Merrill Lynch v. Manning: SCOTUS to Decide Scope of Federal Jurisdiction in Certain Securities Cases

On December 1, 2015, the Supreme Court heard argument in Merrill Lynch, Pierce, Fenner & Smith Inc. v. Manning.  In that case, the Court will resolve the split in the Circuits as to whether Section 27 of the Securities Exchange Act of 1934 (“the ’34 Act”) provides federal jurisdiction over claims that are asserted under state law but are based on violations of regulations adopted under the ’34 Act.

Section 27 of the ’34 Act states that federal courts “shall have exclusive jurisdiction of violations of [the ’34 Act] . . . and of all suits . . . brought to enforce any liability or duty created by [the ’34 Act].”  In Manning, the Third Circuit found no federal question jurisdiction over the plaintiffs’ suit and held the case should proceed in state court.  The Second Circuit had previously adopted that view, while the Fifth and Ninth Circuits have held that Section 27 provides exclusive federal jurisdiction over this kind of case.

Plaintiffs in Manning alleged that defendants engaged in “naked short selling” of a specific stock, which caused plaintiffs’ shares to decline in value.  The claims were based on state law, but the operative complaint repeatedly cited the SEC’s Regulation SHO, adopted in 2004 pursuant to the authority granted to the SEC by the ’34 Act.  Merrill Lynch removed the case to federal court, arguing that it is subject to exclusive federal jurisdiction under Section 27.

Neither party disputed that the complaint included violations of federal law.  Plaintiffs argued that the violations of federal law were not elements of their claims, but rather were merely part of a larger manipulative scheme that violated state anti-fraud provisions.  Plaintiffs therefore sought to have the case heard in state court, arguing that all of the causes of action were created by New Jersey law and not predicated on violations of federal law.  The Third Circuit agreed.

At last week’s oral argument, Respondents (Manning and others) argued that none of their causes of action sought to enforce any liability or duty created by the ’34 Act because they were all claims created by New Jersey law, and sought recoveries specified by New Jersey law.  They also argued that the complaint was not dependent on showing that Petitioner violated federal regulations, although the complaint did allege that such violations had occurred.  Petitioner argued that the complaint was “artful[ly]” pleaded to try to keep the case out of federal court.  Petitioner further argued that the plain meaning of Section 27 grants exclusive jurisdiction to the federal courts so that the federal securities laws could be uniformly interpreted and applied and such “artful pleading” should not defeat that purpose.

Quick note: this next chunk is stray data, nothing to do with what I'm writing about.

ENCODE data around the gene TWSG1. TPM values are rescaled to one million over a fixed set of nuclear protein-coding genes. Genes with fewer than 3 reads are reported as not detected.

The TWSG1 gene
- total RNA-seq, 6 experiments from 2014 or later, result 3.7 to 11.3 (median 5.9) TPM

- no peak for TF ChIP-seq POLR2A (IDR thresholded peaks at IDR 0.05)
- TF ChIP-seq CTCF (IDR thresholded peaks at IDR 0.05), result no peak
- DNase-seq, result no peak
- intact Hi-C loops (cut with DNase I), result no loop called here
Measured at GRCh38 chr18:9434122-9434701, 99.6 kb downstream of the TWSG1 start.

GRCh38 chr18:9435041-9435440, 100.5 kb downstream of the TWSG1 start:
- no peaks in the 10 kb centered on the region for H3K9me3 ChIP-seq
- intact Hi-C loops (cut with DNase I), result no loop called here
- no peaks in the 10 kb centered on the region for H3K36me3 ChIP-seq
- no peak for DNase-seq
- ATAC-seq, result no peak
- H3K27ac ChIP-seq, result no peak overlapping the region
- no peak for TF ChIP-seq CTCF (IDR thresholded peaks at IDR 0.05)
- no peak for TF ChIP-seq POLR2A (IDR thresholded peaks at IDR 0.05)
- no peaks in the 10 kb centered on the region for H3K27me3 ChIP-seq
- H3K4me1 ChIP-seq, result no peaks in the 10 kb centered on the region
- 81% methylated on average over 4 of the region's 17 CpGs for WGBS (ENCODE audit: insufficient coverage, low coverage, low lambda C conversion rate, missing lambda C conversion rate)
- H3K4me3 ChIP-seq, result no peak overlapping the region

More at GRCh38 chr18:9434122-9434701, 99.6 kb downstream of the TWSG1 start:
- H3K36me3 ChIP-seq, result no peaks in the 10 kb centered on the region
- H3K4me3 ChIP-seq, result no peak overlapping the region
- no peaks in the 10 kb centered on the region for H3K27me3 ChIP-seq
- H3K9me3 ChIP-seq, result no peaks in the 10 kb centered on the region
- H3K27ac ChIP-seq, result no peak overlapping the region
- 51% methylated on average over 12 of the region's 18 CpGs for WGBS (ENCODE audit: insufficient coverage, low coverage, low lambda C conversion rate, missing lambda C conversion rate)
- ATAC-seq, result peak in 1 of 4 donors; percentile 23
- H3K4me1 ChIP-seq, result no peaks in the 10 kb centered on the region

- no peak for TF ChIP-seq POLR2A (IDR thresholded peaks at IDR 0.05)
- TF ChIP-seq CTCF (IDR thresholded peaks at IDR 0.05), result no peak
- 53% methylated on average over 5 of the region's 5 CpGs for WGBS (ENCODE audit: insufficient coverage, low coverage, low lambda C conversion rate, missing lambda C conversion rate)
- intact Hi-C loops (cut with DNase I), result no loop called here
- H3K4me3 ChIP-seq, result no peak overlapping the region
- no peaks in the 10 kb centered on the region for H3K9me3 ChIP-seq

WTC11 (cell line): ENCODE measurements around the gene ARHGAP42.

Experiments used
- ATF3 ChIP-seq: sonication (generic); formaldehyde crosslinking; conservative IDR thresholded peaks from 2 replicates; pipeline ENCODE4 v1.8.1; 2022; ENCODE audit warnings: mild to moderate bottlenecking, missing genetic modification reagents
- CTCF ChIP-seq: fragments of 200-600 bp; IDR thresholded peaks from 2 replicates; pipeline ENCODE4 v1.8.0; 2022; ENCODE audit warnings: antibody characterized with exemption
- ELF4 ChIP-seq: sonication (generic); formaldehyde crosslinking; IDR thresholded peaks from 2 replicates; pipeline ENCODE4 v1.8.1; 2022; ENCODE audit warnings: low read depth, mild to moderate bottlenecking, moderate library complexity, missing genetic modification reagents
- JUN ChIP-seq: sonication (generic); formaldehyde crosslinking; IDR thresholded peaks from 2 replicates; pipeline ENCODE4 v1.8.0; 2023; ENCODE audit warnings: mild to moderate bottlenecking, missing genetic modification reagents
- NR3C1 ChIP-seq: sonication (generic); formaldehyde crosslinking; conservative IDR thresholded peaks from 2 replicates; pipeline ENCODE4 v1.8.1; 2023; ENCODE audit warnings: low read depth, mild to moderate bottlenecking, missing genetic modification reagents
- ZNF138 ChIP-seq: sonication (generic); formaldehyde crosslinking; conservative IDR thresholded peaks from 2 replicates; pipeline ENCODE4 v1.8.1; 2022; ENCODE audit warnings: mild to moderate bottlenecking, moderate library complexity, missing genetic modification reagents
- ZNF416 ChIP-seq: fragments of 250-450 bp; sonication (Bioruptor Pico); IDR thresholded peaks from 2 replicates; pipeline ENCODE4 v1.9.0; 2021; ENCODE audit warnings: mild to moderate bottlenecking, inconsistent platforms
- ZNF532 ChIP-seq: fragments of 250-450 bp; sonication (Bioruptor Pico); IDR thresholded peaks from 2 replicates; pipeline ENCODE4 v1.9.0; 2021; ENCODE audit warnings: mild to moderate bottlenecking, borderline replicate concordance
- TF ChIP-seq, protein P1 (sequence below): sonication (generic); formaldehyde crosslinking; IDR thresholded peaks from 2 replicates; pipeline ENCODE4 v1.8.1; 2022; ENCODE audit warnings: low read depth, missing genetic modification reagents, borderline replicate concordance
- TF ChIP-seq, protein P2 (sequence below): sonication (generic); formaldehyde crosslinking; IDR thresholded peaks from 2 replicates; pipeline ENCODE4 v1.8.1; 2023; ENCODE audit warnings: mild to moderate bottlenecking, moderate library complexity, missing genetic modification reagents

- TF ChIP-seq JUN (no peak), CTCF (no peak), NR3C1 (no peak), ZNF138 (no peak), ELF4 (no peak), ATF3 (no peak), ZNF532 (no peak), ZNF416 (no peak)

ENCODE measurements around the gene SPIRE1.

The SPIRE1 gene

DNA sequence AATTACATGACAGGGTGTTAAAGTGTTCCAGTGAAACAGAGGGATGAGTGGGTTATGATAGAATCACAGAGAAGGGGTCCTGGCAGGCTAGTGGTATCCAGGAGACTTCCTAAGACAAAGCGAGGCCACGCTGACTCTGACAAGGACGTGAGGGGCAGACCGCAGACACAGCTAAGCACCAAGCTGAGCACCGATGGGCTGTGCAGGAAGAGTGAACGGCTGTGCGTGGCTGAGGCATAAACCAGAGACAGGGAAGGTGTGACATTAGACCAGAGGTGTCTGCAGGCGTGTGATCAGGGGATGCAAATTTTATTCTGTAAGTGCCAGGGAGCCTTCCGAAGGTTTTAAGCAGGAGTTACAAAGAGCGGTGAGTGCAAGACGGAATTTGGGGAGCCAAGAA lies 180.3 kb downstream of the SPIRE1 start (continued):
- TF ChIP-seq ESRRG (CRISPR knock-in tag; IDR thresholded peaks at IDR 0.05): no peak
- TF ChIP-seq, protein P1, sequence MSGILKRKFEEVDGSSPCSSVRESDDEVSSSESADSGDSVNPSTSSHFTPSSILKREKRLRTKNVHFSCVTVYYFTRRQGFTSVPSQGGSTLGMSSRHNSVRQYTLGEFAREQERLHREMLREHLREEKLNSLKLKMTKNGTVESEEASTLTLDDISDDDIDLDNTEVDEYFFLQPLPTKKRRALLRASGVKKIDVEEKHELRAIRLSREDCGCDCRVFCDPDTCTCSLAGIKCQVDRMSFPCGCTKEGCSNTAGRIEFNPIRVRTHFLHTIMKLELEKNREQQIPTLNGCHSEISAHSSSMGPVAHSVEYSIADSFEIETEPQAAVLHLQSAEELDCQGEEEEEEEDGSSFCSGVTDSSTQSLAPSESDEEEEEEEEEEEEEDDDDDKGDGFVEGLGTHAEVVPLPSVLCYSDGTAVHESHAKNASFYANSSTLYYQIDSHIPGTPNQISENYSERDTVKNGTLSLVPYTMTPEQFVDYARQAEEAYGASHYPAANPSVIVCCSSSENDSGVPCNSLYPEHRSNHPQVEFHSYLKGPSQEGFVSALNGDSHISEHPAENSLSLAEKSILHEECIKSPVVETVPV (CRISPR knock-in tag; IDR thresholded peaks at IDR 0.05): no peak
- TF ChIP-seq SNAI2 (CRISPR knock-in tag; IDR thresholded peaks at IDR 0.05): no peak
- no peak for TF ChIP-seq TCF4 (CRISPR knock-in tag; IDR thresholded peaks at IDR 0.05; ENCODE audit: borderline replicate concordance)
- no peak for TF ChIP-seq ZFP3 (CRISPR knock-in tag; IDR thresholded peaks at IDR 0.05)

Respondents’ original complaint cited Regulation SHO and asserted that defendants’ actions violated that regulation.  At oral argument counsel argued that Respondents’ claims were based on market manipulation, for which Regulation SHO set a “floor” but for which they would need to show additional facts to prove their state law claims.

At argument, Justice Scalia expressed concern that the petitioner’s approach would impose “quite an onerous task” on federal judges to “sift through the complaint to see if any of the claimed causes of action under State law mirror a cause of action that happens to exist under Federal law, without even the hint that they mention the Federal statute.”  Justice Ginsburg noted that there are “many instances in which there is a State claim, say a State claim for negligence, and the negligent conduct is alleged to be a violation of a Federal safety standard . . . You wouldn’t say that that is a claim that has to be brought in Federal court.”

The SEC’s absence from the case also interested the Court.  If the SEC and the federal government understood Section 27 to bar state actions under this kind of circumstances, Justice Breyer noted that they would be expected to intervene.  Justice Breyer stated that if Congress had intended these kinds of cases to be heard only in federal court, the SEC’s absence was “curious.”

If the tone of the Court during argument accurately predicts the outcome of the case, a decision affirming the Third Circuit and allowing the case to proceed in state court is likely.  Such a decision will mark a departure from a recent string of Supreme Court decisions that have been largely friendly toward defendants and hostile to plaintiffs and securities class actions.